From Tragedy to Restorations: Woman of God, or WITCH?, Article 5 of 10

Woman of God, or WITCH?
Article 5 of 10

By Elizabeth Lane Miller and Helene Fisher,

Gender and Religious Freedom (GRF)

This article is part of the series Pursuing Partnership: Men and Women in Ministry.

“ ‘WITCH’ – that’s Women In The CHurch, right?” guffawed an elder in Elizabeth’s local church in America. On the other side of the Atlantic Ocean, an elder in Helene’s church listened to a leadership committee of mostly women strategizing about church growth and said, “It’s like you should all be around a steaming cauldron, stirring.”

Why should a group of women who love and serve Jesus bring to mind the opening scene of Shakespeare’s MacBeth? And what makes this a common “joke” to Christian men?

What is it that means we laugh, perhaps uncomfortably, at identifying Christian women as witches? This strange recurring joke jests about women – our Christian sisters – being someone who communes with our adversary.

When Jesus’ admonished his followers to beware the wolf in sheep’s clothing, did he really mean that the most likely source of betrayal is from women – the polar opposite of the ally, the ezer kenegdo, which women were designed to be?

There are two possible options: either God has changed His design for women as allies or we have fallen into what Restorations IRL calls Scheme #2: Mis-identifying the Adversary: in times of conflict or danger, focusing our defenses against the wrong person.

Like an auto-immune disorder, when we misidentify the adversary, we attack the good while trying to defend against the bad. Akin to Scheme #1: Half-Truths, Misidentifying the Adversary takes a good instinct and incorrectly applies it. If we cannot trust our closest ally, then we are destined to be a body at war with itself.

This scheme does more than simply attack our harmony as men and women in Christ. For Christians, we need to see that it is also an attack on God’s very good design for our shared Purpose & Unity, which was meant to reflect the unity of a triune God.

One solution to our fear of the other in a fallen world has been to use gender roles to differentiate ultimate purposes: know your lane. Clear delineation attempts to quiet the conversation.

In many countries, the church is slowly discovering that when gender roles stereotypically define men and women, society responds with a proliferation of ‘genders’ in order to create space for our individuality.

The persecuted church’s experience illustrates the other problem with equating gender roles with our human purpose. If a boy’s purpose is to grow to provide and a girl’s purpose is to grow to bear children, then their bodies can be viewed as commodities. Boys are abducted to be soldiers, girls to be sex slaves or bush wives.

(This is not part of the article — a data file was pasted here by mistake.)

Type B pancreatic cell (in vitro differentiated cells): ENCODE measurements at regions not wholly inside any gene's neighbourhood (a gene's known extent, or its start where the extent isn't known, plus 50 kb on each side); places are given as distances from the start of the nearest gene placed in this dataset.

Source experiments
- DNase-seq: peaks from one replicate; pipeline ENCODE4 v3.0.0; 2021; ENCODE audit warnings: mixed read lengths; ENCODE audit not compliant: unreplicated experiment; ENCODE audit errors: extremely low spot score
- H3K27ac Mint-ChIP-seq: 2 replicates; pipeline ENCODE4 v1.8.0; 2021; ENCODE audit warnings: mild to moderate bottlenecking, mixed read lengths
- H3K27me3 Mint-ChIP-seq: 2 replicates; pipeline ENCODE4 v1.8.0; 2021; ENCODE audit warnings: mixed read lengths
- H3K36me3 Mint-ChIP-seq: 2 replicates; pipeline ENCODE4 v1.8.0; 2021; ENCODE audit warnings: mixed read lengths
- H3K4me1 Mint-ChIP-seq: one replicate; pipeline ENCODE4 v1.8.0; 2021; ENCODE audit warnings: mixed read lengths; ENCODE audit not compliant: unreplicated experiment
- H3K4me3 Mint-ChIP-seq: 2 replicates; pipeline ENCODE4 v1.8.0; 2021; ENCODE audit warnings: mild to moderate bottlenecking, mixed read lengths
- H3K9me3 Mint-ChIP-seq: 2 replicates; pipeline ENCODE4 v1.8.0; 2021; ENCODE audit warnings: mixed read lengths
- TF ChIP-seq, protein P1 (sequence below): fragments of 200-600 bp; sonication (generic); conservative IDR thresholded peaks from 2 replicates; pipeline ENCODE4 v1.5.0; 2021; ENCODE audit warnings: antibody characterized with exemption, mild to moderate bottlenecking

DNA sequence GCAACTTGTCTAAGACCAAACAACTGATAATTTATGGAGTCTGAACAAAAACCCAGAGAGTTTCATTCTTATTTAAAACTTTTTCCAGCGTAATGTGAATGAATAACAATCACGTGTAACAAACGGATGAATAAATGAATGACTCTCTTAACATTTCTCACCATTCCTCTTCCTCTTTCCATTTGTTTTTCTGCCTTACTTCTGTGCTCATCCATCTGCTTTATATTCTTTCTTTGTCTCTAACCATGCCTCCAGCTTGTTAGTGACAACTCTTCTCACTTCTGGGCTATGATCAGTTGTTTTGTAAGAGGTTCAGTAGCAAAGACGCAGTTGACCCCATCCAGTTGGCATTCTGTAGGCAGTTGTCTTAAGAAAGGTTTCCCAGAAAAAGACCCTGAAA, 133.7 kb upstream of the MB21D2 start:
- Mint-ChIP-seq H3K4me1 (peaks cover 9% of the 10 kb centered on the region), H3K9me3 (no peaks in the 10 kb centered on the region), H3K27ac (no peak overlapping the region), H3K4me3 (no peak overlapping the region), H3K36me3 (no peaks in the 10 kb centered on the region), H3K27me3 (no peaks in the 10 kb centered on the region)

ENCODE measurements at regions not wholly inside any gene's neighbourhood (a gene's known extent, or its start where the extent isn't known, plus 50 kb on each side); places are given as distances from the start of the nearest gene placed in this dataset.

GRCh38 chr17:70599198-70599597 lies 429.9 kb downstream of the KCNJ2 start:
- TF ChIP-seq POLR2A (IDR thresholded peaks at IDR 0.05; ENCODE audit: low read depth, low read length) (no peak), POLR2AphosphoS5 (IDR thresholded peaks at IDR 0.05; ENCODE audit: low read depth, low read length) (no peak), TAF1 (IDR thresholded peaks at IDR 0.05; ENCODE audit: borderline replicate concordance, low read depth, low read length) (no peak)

What if these same children and youth were taught that their purpose is to love and serve God, make disciples, share the good news and rule over creation? These are godly roots of purpose and unity which cannot be threatened by circumstance.

This means that boy soldiers and pregnant teens who are returned to their Christian communities can still have a future in Christian families as godly believers with spiritual gifts and Jesus’ message of hope and love. While they may still have a number of gender roles to fulfill in life, these roles do not define their God-given purpose.

The other risk of believing that gender roles define our ontological purpose in life: most iterations of sharply divided roles don’t resemble true unity either. This is what Restorations IRL calls Distortion #2: Our individual roles become our purpose in life; it seems safer to be alone. (See Distortion #1, if you missed it).

The tendency to self-isolate is a modern-day phenomenon that is recognised as being counter to human flourishing, and reaches beyond gender and beyond the church.

Recently, The Atlantic quoted USC psychology professor Darby Saxbe on the rise of family estrangement, saying: “‘We have adopted this view that relationships are too messy, challenging, demanding, or threatening, and it is cleaner and easier to go through the world solo,’ Saxby said. ‘But that doesn’t track with what we know about human flourishing.’”

Whether in persecuted Christian settings or secular psychology, there is opportunity for the good news about our God-given human purpose and our intended unity: Peace between men and women is not more improbable than peace between God and humanity.

The ultimate example of Misidentifying the Adversary was 2000 years ago when the Pharisees plotted Jesus’ death (Mt. 12:14). These religious leaders’ main mission was to identify and follow the Messiah, yet they confused their mission with protecting their position. And in their zeal to protect a system, they missed the arrival of the disruptive Messiah and, instead, hung on a cross the very Savior they were meant to love and worship.

The marvel of God was that He used the predictability of humans falling prey to this scheme in His plan of salvation. In doing so, Jesus opened the way for true fellowship with God, and harmony between Christian brothers and sisters. In Christ, women and men stand shoulder to shoulder in trust and unity of shared Great Commission purpose.

Next week, we explore the relational effect of Distortion #2: Distrust, as Jesus defiantly chose to trust Unlikely Messengers.

With permission: Throughout this series we will draw upon the church training material available through Elizabeth and Helene are the pioneering co-authors of Specific Religious Persecution reports published between 2018-2023 by Open Doors International’s World Watch Research.

This article is submitted by Wendy Wilson of Missio Nexus and of Women’s Development Track.  Women’s Development Track is a Missio Nexus member.  Member organizations can provide content to the Missio Nexus website. See how by clicking here.

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